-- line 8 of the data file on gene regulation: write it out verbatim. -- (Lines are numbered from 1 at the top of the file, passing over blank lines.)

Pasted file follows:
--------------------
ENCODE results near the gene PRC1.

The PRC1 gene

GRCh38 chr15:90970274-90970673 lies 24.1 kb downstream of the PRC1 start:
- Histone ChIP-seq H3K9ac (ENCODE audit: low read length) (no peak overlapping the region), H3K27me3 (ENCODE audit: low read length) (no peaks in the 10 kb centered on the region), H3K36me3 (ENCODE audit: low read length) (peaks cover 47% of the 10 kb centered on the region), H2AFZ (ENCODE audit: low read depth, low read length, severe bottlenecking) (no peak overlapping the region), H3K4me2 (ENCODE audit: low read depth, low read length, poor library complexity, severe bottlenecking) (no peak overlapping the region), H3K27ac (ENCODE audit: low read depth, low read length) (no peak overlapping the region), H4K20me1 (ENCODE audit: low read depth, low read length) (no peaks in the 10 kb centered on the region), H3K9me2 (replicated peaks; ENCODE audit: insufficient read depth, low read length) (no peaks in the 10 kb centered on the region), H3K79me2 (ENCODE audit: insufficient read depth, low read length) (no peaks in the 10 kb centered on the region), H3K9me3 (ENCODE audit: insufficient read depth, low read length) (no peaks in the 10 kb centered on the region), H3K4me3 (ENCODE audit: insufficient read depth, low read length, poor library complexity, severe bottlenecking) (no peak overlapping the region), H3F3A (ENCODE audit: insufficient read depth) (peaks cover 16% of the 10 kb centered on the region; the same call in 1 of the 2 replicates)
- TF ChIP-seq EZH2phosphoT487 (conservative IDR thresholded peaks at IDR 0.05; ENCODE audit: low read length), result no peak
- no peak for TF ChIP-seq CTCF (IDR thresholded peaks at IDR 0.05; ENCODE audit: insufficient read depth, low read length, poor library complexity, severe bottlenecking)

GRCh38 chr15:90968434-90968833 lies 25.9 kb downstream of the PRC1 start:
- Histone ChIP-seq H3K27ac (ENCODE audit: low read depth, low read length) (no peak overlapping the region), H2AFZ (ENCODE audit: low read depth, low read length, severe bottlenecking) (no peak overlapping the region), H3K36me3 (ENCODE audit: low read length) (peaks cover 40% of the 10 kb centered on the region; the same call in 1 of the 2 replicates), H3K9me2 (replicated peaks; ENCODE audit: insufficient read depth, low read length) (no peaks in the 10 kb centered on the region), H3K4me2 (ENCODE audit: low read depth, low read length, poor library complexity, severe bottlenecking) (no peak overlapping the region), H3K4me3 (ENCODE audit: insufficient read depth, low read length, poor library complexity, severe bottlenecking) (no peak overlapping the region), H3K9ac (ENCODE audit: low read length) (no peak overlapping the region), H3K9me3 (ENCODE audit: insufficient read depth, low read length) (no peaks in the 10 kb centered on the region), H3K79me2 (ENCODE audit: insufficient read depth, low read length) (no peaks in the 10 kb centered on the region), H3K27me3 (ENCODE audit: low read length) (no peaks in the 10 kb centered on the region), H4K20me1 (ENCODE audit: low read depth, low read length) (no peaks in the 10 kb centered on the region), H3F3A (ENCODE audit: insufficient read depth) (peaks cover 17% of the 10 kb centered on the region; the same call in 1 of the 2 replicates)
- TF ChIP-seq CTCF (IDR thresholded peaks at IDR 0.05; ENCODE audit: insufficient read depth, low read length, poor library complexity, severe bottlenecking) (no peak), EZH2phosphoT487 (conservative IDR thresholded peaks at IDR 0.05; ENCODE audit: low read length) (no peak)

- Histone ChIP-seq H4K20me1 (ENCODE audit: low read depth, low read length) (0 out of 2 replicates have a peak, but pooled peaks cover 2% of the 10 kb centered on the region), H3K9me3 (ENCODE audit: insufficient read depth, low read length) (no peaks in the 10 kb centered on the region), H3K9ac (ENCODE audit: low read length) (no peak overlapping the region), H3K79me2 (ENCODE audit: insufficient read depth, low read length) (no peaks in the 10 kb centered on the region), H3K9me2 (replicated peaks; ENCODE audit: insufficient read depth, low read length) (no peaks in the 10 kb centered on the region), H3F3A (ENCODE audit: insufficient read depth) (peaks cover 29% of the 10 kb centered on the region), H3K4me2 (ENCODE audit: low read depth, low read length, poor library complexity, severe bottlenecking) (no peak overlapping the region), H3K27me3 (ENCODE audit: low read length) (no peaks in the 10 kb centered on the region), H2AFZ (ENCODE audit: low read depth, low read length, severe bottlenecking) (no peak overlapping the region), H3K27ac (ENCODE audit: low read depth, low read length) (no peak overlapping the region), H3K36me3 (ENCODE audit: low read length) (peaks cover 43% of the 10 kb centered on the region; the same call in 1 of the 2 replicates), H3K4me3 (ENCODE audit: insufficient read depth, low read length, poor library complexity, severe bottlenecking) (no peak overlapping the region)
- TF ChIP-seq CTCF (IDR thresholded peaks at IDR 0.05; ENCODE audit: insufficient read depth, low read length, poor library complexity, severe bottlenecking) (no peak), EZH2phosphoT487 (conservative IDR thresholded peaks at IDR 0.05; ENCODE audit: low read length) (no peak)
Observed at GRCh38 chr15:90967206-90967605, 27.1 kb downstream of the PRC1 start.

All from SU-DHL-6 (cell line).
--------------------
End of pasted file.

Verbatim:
- Histone ChIP-seq H3K27ac (ENCODE audit: low read depth, low read length) (no peak overlapping the region), H2AFZ (ENCODE audit: low read depth, low read length, severe bottlenecking) (no peak overlapping the region), H3K36me3 (ENCODE audit: low read length) (peaks cover 40% of the 10 kb centered on the region; the same call in 1 of the 2 replicates), H3K9me2 (replicated peaks; ENCODE audit: insufficient read depth, low read length) (no peaks in the 10 kb centered on the region), H3K4me2 (ENCODE audit: low read depth, low read length, poor library complexity, severe bottlenecking) (no peak overlapping the region), H3K4me3 (ENCODE audit: insufficient read depth, low read length, poor library complexity, severe bottlenecking) (no peak overlapping the region), H3K9ac (ENCODE audit: low read length) (no peak overlapping the region), H3K9me3 (ENCODE audit: insufficient read depth, low read length) (no peaks in the 10 kb centered on the region), H3K79me2 (ENCODE audit: insufficient read depth, low read length) (no peaks in the 10 kb centered on the region), H3K27me3 (ENCODE audit: low read length) (no peaks in the 10 kb centered on the region), H4K20me1 (ENCODE audit: low read depth, low read length) (no peaks in the 10 kb centered on the region), H3F3A (ENCODE audit: insufficient read depth) (peaks cover 17% of the 10 kb centered on the region; the same call in 1 of the 2 replicates)